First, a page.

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A low carb high fat diet can be lower in fat than a standard American diet


As I have mentioned in previous posts – Some of the work I’ve done has been for diet related documentaries. In the last few years I carried out research for the Nigel Latta presented programme called “Is Sugar the New Fat?” and more recently “Why Are We Fat?” presented by Chef Simon Gault.

For the most recent programme I talked to numerous experts around the globe, too many to interview for the programme. One of those was Professor Popkin in the USA. He wrote a book called “The World is Fat“.

Like other researchers (especially those of the low carb persuasion) he notes that there is an increase in refined starches and sugars in our diet. However a third ingredient has increased in amount more than sugar and starch, one that is often ignored by those who put the blame solely on carbohydrates and sugars.

That ingredient is seed oil. If we take a look at this graph you can see just how much one seed oil; soy bean in the USA has increased:

(Chart by National Institutes of Health)

It is not only the USA that has had an increase in seed oils:

India (source):

China (from Barry Popkin powerpoint)

And here is a graph of the increase in fat in different regions of the world

Lets compare this to the rise in world obesity (OECD)


If you take a look at the next charts – you will see that the increase in added fats in the American diet over 40 years is greater than the increase in flour and cereal products.

And the same info shown in a different format (source)


Why are we ignoring this huge increase in added oils? It is a worldwide phenomenon.

Popkin notes a large increase in the amount of deep fried food in the American diet, and as well, like hidden sugar, added fat is ‘hidden’ in multiple foods – French fries, donuts, cookies, toasted cereals, snack bars,  muffins, deep fried food (especially battered or breaded with soaks up oil), in mayonnaise, in Chinese stirfries, in starchy snack food in packets like chips and Cheezels.

In China, this graph which shows the shift in dietary patterns in China shows clearly the increase in foods that have been deep fried compared to traditional cooking. (Dietary Pattern during 1991–2011 and Its Association with Cardio Metabolic Risks in Chinese Adults: The China Health and Nutrition Survey)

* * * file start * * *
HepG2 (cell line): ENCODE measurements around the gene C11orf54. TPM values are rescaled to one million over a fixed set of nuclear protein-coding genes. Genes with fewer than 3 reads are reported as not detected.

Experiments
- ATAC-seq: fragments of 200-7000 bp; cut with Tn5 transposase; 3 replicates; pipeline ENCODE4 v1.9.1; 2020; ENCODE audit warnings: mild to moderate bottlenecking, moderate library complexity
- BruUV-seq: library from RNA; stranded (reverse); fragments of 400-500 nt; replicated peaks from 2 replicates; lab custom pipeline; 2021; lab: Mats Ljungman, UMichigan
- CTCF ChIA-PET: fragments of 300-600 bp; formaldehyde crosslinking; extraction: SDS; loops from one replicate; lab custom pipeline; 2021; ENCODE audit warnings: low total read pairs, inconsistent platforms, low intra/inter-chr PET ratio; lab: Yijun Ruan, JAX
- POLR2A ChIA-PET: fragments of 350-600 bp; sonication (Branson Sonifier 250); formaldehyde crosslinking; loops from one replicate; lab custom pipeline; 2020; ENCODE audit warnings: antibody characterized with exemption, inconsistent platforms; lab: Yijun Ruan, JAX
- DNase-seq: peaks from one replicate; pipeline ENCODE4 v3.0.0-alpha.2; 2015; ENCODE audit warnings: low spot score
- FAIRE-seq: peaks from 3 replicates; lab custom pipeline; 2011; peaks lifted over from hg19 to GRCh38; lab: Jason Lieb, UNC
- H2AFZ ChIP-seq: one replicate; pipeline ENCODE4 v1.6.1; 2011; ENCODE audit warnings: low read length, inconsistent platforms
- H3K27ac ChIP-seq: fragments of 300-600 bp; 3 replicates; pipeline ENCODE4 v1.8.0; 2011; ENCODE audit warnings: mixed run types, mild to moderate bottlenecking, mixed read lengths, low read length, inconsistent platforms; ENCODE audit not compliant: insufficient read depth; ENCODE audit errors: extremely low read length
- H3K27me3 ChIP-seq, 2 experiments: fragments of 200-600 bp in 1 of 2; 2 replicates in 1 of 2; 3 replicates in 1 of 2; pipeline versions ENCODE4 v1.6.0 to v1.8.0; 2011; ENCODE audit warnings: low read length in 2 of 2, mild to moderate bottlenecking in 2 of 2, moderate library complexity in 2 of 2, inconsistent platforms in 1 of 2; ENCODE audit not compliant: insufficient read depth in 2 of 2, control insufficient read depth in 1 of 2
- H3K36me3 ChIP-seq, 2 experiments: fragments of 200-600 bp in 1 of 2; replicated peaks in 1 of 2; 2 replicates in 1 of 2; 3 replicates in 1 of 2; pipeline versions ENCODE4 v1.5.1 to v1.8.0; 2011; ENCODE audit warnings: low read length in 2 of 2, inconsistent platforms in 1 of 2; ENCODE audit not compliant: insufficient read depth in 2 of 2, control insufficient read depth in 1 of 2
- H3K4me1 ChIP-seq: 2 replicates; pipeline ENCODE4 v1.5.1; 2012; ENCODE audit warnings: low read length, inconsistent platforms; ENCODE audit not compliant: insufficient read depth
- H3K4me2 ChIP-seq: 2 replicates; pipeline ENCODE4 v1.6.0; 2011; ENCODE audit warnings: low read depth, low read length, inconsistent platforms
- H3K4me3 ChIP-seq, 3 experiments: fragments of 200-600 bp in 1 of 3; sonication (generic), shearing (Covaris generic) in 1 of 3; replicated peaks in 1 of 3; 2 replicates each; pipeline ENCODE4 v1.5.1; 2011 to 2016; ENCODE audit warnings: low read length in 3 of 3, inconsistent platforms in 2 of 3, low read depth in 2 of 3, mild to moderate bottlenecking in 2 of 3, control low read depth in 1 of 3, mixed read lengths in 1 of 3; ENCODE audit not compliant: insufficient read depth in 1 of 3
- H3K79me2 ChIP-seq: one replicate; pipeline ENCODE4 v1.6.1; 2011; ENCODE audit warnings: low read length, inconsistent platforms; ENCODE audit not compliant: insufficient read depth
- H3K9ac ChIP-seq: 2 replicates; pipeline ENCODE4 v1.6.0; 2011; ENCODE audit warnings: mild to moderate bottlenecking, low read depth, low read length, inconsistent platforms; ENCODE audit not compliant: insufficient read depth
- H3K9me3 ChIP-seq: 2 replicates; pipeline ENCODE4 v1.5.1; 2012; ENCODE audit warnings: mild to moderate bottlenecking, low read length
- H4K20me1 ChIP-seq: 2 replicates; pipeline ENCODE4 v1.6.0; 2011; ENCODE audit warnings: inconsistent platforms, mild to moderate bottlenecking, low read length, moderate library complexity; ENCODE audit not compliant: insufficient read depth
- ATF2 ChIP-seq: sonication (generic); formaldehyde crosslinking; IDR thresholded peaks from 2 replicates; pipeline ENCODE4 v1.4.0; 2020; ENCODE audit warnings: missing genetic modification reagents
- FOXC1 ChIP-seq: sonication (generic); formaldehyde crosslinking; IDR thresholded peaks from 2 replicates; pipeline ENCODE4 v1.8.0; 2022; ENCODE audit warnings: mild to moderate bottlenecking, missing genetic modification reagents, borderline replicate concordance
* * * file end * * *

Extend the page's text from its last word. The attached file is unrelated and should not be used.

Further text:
If you change your diet from a standard Western or American diet (SAD) to a low carb high (or healthy) fat diet LCHF, what actually happens?

I thought I’d put a typical fast food diet into cronometer.com and compare it with a fairly typical low carb diet. I took 2000 kcalories a day an aim, to check nutrient intake against. Protein minumum is 0.8g per kg (assuming an average person of 70kg, this is 56g per day) Take a look at the results yourself. The SAD diet is higher in fat, even though there is no obvious added fat.

The other thing you will notice is that despite eating more food items, the LCHF diet is fewer calories and more volume – the fluid volume is 1050 compared to 530mls. The fibre is obviously higher. The protein content is double – this has a big impact on satiety. Plus, the nutrient content is higher.

Think about what foods people remove from their diet when they switch to low carb one – all the foods that are actually combinations of starch, sugars and oils. It is not only carbohydrates they remove it is large amounts of added and hidden oil in those carbohydrates – donuts, cookies, French fries, deep fried and fried foods, mayonnaise on burgers, chocolate, icecream, butter on bread, etc.


Compare this to the LCHF diet – larger number of foods, larger volume of food, lower in total fat and signficantly lower in calories.




  1. Gosh, do people have this kind of fast food diet? We go to Denny’s sometimes and see people tucking in to curly fries and oreo shakes so I suppose they do. We have pan-fried fish and steamed vegies there. It’s the only thing I’d consider eating there – they don’t kick you out late at Denny’s.

  2. If you look at stats that go back to 1864 (e.g. https://3.bp.blogspot.com/-4XOdPmTumV8/V2K0CMtBXpI/AAAAAAAABog/fusQizsMgiAI9O6wUyoPIg_rK6ojvsuMgCLcB/s640/Men%2527s%2BBMI%2Bby%2BAge%2BGroup%2Bin%2Bthe%2BUS%252C%2B1864-2009.jpg ), Americans started to gain weight after ~1945 and the rate of weight increase *reduced* between ~1960 and ~1990.

    So, although soy(a) oil consumption dramatically increased after 1967, it didn’t have much effect on BMI, suggesting that something else dramatically decreased at the same time (animal fat, perhaps?).

    Obesity % data is misleading, as a widening of the BMI distribution histogram increases obesity % for constant BMI.

  3. Interesting, but you do have to be careful about a few things. Soy production has increased largely to make soy meal to feed animals for meat production (about 97% of use). About one-third of the oil goes to fuel production, not food.
    In addition, you shift from oil to deep frying and packaged rte foods, which more and more people avoid. Using oil to grease a pan for light frying is very different from deep frying for 15 hours.

    • Thanks for those points. My point still stands though – that edible oils have increased in the food supply more than carbohydrates. I think knowledgeable people avoid deep fried food, however potato chip / French fries and donuts show no signs of slowing sales.

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